A small team of East India Company employees were based in Porto Novo, and these men were employing local labour to wash and pack the cargoes for onward shipping.
“one Samuell Hanmer, whome the Company hath appointed, with some other English, to goe upon the ship for Pollaroone. This Hanmer hath had employement from us in Porta Nova and Pullecherry, imbaling our goodes and looking to our washers, till the places were destroyed by the Vizapore’s army… With this same Hanmer there goeth six English [Soldiers]" 3
On the 28th of November 1660 Chamber and Shingler at Madras wrote home that there was now no reason for ships to call at Porto Novo since “the towne is wholly destroyed and all the merchants totally ruined by Xagee, the Visapore King’s generall.”
The town of Porto Novo recovered in time, but the focus of trade moved to Cuddalore over the following years.
K. Kanniah in his book Cuddalore on the Coromandel Coast under the English says that Damiao Paes, a Portuguese was appointed Captain of Cuddalore in 1584, and that he rebuilt the port with the approval of the Nayak of Gingee.
There appears to have been an Indian fort on the northern bank of the River Gadelam, which pre-dated the arrival of the European’s.
The focus of development appears to have been at Devanampattinam, which later became the site where the English eventually laid out the site of Cuddalore New Town.
The Dutch had probably visited the port before 1608, however it was in 1608 that they secured permission from the Nayak of Senji to rebuild the old Indian fort at Devanampattinam.
In 1632 on the 5th of November Emanuel Altham an EIC factor at Armagon thanked Colley for sending some goods up from the south by a boat belonging to “Mallaioes” which had arrived in great danger at Tegnapatam, having narrowly survived a great hurricane. So it would appear that the port was being used for coasting trade.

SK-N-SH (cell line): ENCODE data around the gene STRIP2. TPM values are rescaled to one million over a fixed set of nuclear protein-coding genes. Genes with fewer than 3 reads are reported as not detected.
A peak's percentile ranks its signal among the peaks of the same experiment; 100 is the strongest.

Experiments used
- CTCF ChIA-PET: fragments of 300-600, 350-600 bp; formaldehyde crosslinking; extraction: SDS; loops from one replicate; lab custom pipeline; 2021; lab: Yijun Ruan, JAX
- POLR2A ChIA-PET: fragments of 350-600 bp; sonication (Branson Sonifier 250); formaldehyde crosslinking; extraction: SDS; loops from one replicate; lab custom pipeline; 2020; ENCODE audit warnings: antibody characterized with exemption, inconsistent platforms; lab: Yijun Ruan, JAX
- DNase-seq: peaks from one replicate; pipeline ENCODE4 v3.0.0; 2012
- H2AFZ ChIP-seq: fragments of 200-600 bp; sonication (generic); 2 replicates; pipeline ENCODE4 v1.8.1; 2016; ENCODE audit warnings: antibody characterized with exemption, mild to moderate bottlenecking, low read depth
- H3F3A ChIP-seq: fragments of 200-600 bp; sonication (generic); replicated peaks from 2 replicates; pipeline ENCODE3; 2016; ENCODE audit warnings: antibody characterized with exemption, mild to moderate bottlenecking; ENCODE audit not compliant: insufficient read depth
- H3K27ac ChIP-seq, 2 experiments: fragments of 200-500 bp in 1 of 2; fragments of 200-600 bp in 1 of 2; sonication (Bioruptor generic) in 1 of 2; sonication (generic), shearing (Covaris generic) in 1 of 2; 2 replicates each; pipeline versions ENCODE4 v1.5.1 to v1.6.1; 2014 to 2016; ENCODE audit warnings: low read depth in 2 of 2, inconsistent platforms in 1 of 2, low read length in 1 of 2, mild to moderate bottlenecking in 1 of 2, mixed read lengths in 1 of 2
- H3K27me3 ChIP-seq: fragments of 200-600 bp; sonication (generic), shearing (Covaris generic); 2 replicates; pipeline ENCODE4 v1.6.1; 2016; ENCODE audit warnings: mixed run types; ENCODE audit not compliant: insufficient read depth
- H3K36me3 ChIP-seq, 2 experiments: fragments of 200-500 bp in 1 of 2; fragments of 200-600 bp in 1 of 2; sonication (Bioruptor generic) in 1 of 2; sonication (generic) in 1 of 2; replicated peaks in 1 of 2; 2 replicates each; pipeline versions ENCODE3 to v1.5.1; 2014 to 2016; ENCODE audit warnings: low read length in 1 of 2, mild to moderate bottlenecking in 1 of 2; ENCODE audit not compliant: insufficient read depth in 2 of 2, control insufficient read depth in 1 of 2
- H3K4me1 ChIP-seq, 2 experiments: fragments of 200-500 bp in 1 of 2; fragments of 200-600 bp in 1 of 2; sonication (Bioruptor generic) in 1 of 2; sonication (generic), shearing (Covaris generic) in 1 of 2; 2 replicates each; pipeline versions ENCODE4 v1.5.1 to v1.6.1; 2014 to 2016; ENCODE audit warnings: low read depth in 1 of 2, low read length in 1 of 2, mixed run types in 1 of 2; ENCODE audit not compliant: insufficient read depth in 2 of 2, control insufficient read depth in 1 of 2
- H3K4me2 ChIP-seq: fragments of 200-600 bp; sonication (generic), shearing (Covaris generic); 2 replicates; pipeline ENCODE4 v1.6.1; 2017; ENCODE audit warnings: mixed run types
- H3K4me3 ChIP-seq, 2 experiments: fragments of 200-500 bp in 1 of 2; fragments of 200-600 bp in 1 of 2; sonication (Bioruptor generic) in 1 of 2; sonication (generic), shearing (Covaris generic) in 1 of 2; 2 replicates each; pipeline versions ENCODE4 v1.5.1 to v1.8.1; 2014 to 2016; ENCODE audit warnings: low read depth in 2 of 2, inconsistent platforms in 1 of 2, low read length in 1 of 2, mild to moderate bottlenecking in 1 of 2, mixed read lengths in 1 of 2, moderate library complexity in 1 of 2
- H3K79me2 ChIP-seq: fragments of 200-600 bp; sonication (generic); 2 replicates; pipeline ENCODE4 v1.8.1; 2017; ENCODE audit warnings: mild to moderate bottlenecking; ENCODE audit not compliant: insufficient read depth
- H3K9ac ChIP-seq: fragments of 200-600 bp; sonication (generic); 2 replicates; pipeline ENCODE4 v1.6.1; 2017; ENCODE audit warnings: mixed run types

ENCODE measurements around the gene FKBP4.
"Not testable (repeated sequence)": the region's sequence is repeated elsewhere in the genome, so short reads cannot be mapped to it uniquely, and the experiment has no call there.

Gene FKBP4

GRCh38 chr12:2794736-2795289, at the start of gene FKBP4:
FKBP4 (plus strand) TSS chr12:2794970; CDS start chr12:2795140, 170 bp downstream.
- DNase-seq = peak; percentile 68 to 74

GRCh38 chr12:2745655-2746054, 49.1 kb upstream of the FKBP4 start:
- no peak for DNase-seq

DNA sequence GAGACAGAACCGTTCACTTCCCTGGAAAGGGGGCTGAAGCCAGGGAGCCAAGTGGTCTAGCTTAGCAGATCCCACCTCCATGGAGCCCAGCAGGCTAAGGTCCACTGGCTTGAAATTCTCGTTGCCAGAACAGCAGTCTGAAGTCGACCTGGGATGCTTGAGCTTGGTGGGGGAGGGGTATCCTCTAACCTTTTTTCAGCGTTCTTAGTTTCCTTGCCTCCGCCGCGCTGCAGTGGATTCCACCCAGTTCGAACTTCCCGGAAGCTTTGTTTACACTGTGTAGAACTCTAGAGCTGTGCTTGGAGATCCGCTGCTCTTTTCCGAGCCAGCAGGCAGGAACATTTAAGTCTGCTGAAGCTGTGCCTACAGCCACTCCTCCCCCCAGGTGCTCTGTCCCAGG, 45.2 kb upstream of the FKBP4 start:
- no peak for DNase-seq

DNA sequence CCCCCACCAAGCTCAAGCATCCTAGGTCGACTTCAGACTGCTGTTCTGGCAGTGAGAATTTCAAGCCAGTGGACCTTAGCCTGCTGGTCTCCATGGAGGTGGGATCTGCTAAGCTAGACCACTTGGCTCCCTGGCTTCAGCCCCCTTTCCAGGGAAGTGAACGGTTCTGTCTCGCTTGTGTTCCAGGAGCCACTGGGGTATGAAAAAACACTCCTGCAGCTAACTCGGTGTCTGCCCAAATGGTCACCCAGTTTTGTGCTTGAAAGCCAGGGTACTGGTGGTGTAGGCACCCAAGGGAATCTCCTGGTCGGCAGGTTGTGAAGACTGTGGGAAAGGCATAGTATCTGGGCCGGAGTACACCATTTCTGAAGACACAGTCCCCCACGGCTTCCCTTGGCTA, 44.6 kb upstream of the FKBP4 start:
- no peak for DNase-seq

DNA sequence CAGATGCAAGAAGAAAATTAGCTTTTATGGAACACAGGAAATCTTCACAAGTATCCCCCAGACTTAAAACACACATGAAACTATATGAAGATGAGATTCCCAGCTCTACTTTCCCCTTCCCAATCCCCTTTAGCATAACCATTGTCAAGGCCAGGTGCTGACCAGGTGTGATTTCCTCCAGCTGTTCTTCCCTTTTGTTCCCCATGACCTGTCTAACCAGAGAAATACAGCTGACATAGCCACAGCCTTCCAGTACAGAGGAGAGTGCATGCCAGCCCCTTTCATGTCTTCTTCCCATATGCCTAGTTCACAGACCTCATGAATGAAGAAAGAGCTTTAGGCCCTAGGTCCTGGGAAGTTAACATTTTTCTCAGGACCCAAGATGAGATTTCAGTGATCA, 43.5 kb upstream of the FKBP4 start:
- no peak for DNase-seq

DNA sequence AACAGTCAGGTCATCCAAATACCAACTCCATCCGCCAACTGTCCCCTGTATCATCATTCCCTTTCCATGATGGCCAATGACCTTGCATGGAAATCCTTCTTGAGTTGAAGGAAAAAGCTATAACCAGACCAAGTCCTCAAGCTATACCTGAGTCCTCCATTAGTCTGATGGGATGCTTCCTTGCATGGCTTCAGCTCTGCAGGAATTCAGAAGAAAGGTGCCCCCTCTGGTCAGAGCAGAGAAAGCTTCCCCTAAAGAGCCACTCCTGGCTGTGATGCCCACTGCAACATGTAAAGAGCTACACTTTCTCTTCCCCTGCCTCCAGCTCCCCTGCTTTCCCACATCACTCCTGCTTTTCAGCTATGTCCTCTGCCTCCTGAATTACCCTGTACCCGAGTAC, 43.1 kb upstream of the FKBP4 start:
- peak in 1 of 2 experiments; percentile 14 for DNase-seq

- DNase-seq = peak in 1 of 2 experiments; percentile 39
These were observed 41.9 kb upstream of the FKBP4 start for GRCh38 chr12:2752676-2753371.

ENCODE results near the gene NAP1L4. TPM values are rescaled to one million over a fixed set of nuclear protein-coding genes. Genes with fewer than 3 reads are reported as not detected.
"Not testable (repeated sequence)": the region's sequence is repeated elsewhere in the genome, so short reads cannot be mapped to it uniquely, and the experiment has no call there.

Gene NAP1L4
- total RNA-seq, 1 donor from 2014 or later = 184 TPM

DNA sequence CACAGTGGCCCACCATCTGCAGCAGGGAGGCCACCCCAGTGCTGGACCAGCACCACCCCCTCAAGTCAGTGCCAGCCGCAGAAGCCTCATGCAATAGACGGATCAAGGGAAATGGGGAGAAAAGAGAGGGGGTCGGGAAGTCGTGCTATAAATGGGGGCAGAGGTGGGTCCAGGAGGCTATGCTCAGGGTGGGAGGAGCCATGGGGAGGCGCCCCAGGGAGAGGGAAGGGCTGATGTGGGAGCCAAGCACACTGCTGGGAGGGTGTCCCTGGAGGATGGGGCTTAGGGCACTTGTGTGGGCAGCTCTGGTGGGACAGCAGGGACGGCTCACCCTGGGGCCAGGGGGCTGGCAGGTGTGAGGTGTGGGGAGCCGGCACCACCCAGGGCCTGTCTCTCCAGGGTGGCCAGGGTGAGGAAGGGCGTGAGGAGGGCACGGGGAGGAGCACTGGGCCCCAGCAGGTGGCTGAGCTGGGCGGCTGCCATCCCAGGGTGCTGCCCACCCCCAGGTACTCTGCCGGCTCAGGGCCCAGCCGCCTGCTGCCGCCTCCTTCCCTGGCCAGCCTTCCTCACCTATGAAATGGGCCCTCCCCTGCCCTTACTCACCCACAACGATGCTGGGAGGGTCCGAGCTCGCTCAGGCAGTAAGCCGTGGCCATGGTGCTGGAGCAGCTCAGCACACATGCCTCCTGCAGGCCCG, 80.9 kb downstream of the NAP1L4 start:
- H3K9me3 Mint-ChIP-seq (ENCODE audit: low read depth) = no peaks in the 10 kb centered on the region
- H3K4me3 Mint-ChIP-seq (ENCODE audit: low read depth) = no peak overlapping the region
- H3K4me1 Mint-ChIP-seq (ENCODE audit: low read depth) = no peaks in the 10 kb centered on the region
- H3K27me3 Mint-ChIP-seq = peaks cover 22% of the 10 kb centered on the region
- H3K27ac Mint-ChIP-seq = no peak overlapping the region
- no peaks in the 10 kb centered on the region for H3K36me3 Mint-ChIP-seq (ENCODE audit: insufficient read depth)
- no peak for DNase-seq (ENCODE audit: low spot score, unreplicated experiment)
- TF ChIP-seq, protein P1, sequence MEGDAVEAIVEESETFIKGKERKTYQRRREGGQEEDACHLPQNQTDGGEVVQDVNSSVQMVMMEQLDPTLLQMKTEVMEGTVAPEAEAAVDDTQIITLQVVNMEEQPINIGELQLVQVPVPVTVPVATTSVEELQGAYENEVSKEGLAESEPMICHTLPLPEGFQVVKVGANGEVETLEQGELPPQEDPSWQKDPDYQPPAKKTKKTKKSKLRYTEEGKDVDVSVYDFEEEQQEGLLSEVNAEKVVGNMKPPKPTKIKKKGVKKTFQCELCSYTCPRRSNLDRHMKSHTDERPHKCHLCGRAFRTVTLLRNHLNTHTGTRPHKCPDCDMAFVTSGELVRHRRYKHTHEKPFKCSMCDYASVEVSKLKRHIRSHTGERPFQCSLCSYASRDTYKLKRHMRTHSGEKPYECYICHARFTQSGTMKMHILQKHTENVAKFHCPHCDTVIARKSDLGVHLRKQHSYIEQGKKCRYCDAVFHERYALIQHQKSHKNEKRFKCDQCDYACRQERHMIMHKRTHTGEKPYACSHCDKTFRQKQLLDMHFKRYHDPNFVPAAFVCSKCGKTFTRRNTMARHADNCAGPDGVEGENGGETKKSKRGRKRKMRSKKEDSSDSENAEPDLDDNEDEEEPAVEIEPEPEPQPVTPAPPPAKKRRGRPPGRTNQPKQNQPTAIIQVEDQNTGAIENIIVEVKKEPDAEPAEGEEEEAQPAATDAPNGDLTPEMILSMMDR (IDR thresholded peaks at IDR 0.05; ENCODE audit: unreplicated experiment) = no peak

The Dutch established factories at Porto Novo and Devanampatam (Fort St David) at a later period, and built a fort at the latter some 700 yards north of the mouth of the Gadilam River. They quitted both places in 1678. The Madras records say that their departure was partly owing to a dispute with Sivaji’s men about shipping dues at Porto Novo and partly owing to a dispute because their masters at Batavia, the Dutch head-quarters, had been “abating and cutting off of their Quallety’s, sallorys and allowances.”
However this may be, one day in 1678 several of their ships appeared off the coast and the Dutch “did then immediately imbarque all their goods, lumber and weomen and send them away to Pollicat.” In 1680 they returned to Porto Novo and obtained from the Marathas a grant of land there and permission to erect a factory; as will be seen later, they were in possession of the Devanampatam fort and had a lease of Manjakuppam at the time that the English bought Fort St. David in 1690; in 1693, they took Pondicherry from the French and held it for several years afterwards; but otherwise their doings had little effect on the chronicles of the district and it will not be necessary to refer to them again.” 4
Sadly at present we have not been able to locate any extant Dutch or Portuguese records of events in Cuddalore or Porto Novo during this period.
We would be very pleased to hear from anybody who can point us in the right direction for further contemporary accounts of these ports.
1 Alexander Hamilton, A New Account of the East Indies:… page 353.
2 William Foster The English Factories 1661-64 page 50.
3 Foster page 51.
4 Madras Gazetteers South Arcot published 1906 Page 38